“And I’m of the view that if he only takes that position, then he can become an honest broker and between his efforts utilising the most powerful office in Haiti, as an honest broker, along with the eminent persons group and with the support of the international community; I believe that we could, let’s say, develop a Haitian solution for that matter.
“Haiti could put together a programme to, first of all, stabilise the country to deal with the lawlessness within the society,” Browne said, telling CMC “at the same time, concurrently, establish a framework and certainly some firm dates for elections, and also to consult with the various stakeholders who will be interested in participating in those elections, and to place the country in a state of resident readiness to hold presidential elections.
“So, you know, we’ve always argued that it has to be a homegrown solution. I know that many countries will be gun shy to send in troops, and to you know, and I mean end up in a situation in which a country could be further destabilise, you have seen this happen, I mean, in other countries,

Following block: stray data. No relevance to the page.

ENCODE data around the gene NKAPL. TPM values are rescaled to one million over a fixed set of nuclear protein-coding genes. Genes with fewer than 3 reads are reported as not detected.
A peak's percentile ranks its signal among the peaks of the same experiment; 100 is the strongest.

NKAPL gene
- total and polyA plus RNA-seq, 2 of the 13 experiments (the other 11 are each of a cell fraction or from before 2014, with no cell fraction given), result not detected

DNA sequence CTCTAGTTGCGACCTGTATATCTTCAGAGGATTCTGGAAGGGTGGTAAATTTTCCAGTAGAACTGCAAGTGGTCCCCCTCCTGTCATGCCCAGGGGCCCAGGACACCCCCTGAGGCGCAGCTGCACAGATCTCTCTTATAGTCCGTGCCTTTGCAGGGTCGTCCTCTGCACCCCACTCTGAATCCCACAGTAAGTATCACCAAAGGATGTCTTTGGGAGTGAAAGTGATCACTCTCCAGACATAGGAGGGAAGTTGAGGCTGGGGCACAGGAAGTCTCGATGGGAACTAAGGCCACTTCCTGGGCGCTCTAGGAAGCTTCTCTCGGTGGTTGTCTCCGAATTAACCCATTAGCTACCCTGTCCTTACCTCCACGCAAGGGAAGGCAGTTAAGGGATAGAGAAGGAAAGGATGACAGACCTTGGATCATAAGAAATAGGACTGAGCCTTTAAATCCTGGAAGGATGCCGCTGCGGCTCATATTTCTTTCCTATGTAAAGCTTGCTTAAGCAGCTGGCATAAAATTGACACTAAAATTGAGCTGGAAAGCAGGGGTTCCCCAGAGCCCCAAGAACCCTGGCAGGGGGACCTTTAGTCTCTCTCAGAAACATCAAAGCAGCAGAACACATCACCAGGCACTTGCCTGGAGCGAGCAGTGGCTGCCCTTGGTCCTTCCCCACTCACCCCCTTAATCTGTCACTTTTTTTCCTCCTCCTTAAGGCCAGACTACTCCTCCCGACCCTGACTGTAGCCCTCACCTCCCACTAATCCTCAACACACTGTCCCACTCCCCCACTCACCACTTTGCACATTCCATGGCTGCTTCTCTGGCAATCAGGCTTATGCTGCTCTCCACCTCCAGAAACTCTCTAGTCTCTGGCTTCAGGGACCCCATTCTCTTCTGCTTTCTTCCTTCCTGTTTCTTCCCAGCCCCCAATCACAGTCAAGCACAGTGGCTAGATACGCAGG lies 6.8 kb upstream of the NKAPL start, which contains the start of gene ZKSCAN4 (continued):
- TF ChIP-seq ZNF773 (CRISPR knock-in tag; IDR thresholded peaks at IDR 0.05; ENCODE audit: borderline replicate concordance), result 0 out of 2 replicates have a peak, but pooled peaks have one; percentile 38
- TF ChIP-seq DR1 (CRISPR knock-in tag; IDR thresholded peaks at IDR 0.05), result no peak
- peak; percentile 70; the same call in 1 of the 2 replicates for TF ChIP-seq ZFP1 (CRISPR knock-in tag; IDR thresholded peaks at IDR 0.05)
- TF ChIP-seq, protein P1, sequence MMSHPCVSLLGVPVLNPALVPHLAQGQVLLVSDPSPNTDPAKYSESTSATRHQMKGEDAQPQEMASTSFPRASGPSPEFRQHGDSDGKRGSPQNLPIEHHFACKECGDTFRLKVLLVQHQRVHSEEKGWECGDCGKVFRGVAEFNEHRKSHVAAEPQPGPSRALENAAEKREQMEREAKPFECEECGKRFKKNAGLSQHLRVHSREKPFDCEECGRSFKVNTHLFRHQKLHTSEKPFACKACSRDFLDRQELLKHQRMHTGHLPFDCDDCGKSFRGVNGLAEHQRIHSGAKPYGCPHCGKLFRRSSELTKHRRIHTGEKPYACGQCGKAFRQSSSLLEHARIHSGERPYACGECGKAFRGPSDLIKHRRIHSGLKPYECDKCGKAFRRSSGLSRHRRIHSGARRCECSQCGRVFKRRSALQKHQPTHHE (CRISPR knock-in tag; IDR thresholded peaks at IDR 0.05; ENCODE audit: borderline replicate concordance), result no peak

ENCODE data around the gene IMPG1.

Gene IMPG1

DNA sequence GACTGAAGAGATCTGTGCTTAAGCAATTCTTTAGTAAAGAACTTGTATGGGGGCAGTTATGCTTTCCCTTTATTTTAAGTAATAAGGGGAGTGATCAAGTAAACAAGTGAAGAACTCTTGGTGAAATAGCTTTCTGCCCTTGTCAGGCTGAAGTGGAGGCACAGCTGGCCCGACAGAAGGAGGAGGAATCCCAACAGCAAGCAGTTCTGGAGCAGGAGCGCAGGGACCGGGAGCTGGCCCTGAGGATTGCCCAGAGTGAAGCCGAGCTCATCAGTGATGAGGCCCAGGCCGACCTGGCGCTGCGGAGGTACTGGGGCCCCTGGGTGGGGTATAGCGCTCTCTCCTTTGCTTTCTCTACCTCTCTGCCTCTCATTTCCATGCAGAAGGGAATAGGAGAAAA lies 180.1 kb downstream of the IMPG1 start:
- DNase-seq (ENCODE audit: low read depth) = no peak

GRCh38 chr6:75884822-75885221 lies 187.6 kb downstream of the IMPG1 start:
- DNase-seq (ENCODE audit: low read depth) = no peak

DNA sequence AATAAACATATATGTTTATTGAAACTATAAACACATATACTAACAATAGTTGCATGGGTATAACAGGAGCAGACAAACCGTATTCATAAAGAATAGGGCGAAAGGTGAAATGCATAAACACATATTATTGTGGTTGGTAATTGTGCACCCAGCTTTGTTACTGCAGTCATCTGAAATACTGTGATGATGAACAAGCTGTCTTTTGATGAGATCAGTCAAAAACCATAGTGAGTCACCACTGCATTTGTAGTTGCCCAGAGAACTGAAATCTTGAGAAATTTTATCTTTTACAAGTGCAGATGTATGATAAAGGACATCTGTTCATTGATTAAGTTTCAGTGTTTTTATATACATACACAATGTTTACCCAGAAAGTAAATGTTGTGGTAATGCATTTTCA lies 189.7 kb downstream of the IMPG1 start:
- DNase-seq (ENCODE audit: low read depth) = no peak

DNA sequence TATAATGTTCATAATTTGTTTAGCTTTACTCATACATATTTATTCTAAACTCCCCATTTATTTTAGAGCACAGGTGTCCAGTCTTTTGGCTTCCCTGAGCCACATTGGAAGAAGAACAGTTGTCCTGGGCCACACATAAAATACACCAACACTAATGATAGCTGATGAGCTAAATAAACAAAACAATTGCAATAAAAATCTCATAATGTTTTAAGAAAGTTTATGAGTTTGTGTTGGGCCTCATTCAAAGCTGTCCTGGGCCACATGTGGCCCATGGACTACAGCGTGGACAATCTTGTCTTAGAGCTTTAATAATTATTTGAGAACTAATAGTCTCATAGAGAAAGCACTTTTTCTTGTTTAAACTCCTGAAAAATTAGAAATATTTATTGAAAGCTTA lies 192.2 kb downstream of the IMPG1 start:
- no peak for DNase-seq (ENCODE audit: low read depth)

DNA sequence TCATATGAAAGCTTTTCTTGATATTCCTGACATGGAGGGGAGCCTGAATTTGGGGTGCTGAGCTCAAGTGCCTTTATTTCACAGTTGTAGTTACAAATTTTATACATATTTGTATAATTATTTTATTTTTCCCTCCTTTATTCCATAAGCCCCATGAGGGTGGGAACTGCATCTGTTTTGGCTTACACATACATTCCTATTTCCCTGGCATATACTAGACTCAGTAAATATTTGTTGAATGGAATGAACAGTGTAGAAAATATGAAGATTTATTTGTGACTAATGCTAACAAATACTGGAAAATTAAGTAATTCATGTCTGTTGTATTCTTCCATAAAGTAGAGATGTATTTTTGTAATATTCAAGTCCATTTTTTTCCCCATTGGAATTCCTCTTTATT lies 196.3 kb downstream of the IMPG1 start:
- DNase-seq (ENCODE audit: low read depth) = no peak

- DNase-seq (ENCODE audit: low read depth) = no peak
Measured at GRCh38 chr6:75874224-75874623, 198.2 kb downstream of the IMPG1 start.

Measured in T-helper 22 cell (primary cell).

“But if you have a homegrown solution, and one in which, you know, the Haitian people will participate in the stabilisation of the country and ultimately in the selection of a president and to do so, as soon as practicable … take at least another 12 to 18 months, then and I think that is the way to go.
“But the current leader, Ariel Henry, I think he should be at the centre of the let’s say the planning and organisation assuming that you will not be participating in elections,” Browne told CMC.
St. Vincent and the Grenadines Prime Minister Ralph Gonsalves shares Browne’s position, reminding CMC that during the CARICOM summit in the Bahamas earlier this year, Henry had given an undertaking to not be involved in the election.